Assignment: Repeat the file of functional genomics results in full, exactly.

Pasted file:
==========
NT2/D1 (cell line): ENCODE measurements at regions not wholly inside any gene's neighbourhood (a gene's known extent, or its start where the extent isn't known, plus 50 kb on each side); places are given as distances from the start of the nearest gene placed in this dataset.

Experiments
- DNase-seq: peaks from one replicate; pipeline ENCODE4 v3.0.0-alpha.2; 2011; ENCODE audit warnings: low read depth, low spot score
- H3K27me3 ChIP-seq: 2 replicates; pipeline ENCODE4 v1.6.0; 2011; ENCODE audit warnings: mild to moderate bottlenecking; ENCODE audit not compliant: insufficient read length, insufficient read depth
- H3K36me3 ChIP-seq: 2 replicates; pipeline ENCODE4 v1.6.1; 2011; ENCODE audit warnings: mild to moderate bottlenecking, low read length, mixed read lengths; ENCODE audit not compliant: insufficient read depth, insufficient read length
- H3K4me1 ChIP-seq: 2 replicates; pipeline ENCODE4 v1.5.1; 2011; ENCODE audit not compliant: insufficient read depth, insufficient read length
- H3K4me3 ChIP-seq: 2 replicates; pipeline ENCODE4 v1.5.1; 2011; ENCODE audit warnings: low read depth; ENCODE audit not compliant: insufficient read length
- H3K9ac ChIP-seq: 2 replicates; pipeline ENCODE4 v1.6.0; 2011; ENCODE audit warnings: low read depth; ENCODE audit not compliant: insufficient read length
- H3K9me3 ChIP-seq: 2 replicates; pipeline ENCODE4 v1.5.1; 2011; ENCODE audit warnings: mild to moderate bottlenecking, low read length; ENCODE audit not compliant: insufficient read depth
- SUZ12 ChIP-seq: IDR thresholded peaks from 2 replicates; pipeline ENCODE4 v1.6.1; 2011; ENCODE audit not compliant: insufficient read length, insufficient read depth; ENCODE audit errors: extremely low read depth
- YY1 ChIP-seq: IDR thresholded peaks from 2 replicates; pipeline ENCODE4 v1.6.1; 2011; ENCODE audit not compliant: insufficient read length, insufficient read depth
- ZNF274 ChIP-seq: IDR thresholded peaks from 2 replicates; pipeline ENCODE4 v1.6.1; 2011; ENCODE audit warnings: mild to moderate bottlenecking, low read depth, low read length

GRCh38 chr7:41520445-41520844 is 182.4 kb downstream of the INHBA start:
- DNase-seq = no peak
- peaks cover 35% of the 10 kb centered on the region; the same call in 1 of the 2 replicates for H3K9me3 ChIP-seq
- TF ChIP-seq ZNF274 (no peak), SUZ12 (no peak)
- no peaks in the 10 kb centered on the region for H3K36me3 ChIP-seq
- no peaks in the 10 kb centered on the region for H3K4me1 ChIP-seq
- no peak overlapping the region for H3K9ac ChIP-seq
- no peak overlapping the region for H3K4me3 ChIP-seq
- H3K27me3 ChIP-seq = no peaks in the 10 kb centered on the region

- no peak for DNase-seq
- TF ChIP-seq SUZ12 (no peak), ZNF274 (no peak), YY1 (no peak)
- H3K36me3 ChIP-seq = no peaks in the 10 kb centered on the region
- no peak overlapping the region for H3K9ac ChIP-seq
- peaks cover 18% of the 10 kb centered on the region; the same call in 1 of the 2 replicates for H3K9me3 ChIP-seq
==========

NT2/D1 (cell line): ENCODE measurements at regions not wholly inside any gene's neighbourhood (a gene's known extent, or its start where the extent isn't known, plus 50 kb on each side); places are given as distances from the start of the nearest gene placed in this dataset.

Experiments
- DNase-seq: peaks from one replicate; pipeline ENCODE4 v3.0.0-alpha.2; 2011; ENCODE audit warnings: low read depth, low spot score
- H3K27me3 ChIP-seq: 2 replicates; pipeline ENCODE4 v1.6.0; 2011; ENCODE audit warnings: mild to moderate bottlenecking; ENCODE audit not compliant: insufficient read length, insufficient read depth
- H3K36me3 ChIP-seq: 2 replicates; pipeline ENCODE4 v1.6.1; 2011; ENCODE audit warnings: mild to moderate bottlenecking, low read length, mixed read lengths; ENCODE audit not compliant: insufficient read depth, insufficient read length
- H3K4me1 ChIP-seq: 2 replicates; pipeline ENCODE4 v1.5.1; 2011; ENCODE audit not compliant: insufficient read depth, insufficient read length
- H3K4me3 ChIP-seq: 2 replicates; pipeline ENCODE4 v1.5.1; 2011; ENCODE audit warnings: low read depth; ENCODE audit not compliant: insufficient read length
- H3K9ac ChIP-seq: 2 replicates; pipeline ENCODE4 v1.6.0; 2011; ENCODE audit warnings: low read depth; ENCODE audit not compliant: insufficient read length
- H3K9me3 ChIP-seq: 2 replicates; pipeline ENCODE4 v1.5.1; 2011; ENCODE audit warnings: mild to moderate bottlenecking, low read length; ENCODE audit not compliant: insufficient read depth
- SUZ12 ChIP-seq: IDR thresholded peaks from 2 replicates; pipeline ENCODE4 v1.6.1; 2011; ENCODE audit not compliant: insufficient read length, insufficient read depth; ENCODE audit errors: extremely low read depth
- YY1 ChIP-seq: IDR thresholded peaks from 2 replicates; pipeline ENCODE4 v1.6.1; 2011; ENCODE audit not compliant: insufficient read length, insufficient read depth
- ZNF274 ChIP-seq: IDR thresholded peaks from 2 replicates; pipeline ENCODE4 v1.6.1; 2011; ENCODE audit warnings: mild to moderate bottlenecking, low read depth, low read length

GRCh38 chr7:41520445-41520844 is 182.4 kb downstream of the INHBA start:
- DNase-seq = no peak
- peaks cover 35% of the 10 kb centered on the region; the same call in 1 of the 2 replicates for H3K9me3 ChIP-seq
- TF ChIP-seq ZNF274 (no peak), SUZ12 (no peak)
- no peaks in the 10 kb centered on the region for H3K36me3 ChIP-seq
- no peaks in the 10 kb centered on the region for H3K4me1 ChIP-seq
- no peak overlapping the region for H3K9ac ChIP-seq
- no peak overlapping the region for H3K4me3 ChIP-seq
- H3K27me3 ChIP-seq = no peaks in the 10 kb centered on the region

- no peak for DNase-seq
- TF ChIP-seq SUZ12 (no peak), ZNF274 (no peak), YY1 (no peak)
- H3K36me3 ChIP-seq = no peaks in the 10 kb centered on the region
- no peak overlapping the region for H3K9ac ChIP-seq
- peaks cover 18% of the 10 kb centered on the region; the same call in 1 of the 2 replicates for H3K9me3 ChIP-seq